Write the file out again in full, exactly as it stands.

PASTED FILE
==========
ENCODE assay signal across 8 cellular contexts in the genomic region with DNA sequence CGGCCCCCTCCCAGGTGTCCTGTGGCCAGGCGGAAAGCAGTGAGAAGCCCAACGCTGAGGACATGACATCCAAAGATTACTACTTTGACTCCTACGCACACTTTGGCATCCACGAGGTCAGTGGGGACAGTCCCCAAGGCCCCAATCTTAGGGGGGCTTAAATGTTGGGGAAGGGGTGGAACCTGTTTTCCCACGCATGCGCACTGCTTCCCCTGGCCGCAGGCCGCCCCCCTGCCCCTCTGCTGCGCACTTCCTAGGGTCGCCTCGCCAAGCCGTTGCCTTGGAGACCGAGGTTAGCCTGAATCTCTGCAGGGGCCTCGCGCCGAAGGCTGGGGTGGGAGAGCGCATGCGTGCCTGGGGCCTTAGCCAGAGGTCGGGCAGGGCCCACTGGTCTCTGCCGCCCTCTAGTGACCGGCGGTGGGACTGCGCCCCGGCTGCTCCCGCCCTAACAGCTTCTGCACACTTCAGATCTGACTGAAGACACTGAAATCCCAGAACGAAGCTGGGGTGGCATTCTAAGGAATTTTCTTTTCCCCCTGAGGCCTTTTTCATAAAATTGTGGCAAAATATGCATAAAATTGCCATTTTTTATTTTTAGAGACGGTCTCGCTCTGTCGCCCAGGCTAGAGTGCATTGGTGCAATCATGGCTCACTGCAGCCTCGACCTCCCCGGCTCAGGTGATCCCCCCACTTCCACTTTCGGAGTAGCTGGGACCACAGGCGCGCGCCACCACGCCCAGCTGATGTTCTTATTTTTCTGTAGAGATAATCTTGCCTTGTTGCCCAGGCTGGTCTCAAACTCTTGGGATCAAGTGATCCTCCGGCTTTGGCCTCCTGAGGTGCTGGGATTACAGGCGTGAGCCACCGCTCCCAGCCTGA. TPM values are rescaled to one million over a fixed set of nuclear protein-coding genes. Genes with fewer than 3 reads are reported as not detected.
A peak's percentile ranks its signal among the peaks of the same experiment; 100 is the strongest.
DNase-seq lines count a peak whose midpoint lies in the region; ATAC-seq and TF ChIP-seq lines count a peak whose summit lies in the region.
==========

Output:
ENCODE assay signal across 8 cellular contexts in the genomic region with DNA sequence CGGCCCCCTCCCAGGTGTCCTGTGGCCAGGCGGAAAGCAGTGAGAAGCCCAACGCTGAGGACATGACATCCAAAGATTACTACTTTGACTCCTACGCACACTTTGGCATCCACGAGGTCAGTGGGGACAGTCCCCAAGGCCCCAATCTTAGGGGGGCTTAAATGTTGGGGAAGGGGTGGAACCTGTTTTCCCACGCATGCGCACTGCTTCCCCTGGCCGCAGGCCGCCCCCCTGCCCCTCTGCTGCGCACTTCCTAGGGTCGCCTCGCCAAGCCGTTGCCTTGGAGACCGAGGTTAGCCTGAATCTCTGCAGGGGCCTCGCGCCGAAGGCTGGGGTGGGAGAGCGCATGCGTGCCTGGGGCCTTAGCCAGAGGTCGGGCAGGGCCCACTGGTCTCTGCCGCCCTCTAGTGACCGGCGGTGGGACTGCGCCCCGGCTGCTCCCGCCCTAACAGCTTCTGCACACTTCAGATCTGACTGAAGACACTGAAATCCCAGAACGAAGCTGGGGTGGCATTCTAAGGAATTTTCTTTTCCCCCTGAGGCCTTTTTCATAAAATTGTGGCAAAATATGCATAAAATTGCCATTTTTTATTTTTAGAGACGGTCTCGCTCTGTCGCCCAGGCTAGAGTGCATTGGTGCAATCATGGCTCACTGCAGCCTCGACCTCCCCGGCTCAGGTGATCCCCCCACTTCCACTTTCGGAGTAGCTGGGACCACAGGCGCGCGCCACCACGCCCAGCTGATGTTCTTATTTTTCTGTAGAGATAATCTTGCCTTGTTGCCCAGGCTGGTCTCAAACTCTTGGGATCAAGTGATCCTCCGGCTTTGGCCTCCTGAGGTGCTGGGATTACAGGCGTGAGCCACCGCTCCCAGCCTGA. TPM values are rescaled to one million over a fixed set of nuclear protein-coding genes. Genes with fewer than 3 reads are reported as not detected.
A peak's percentile ranks its signal among the peaks of the same experiment; 100 is the strongest.
DNase-seq lines count a peak whose midpoint lies in the region; ATAC-seq and TF ChIP-seq lines count a peak whose summit lies in the region.